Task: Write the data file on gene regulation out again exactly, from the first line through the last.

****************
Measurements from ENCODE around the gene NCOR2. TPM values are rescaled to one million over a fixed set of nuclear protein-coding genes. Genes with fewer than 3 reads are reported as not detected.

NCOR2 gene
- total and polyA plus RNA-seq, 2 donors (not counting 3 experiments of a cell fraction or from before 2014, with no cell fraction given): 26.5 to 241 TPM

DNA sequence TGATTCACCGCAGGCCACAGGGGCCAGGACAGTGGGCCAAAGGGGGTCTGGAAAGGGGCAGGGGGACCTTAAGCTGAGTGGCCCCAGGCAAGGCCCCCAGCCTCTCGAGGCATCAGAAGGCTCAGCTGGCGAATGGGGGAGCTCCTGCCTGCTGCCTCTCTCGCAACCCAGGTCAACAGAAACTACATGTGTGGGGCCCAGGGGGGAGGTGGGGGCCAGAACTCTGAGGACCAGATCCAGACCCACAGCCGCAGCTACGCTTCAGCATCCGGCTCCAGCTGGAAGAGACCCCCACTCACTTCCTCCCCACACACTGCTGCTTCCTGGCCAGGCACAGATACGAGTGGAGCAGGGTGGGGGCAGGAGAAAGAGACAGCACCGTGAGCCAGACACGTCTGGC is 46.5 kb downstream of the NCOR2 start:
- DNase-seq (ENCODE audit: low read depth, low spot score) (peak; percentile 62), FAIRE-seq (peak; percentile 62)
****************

Measurements from ENCODE around the gene NCOR2. TPM values are rescaled to one million over a fixed set of nuclear protein-coding genes. Genes with fewer than 3 reads are reported as not detected.

NCOR2 gene
- total and polyA plus RNA-seq, 2 donors (not counting 3 experiments of a cell fraction or from before 2014, with no cell fraction given): 26.5 to 241 TPM

DNA sequence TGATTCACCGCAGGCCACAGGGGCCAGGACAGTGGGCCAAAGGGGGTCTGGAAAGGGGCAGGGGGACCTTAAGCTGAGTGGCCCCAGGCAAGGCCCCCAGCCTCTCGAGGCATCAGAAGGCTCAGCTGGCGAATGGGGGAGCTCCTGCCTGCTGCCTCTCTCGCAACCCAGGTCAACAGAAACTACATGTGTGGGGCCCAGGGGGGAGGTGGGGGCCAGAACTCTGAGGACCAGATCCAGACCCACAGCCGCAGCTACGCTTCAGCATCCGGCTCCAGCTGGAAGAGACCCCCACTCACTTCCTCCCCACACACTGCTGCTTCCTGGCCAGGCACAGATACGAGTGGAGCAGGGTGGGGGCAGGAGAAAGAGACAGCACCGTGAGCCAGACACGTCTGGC is 46.5 kb downstream of the NCOR2 start:
- DNase-seq (ENCODE audit: low read depth, low spot score) (peak; percentile 62), FAIRE-seq (peak; percentile 62)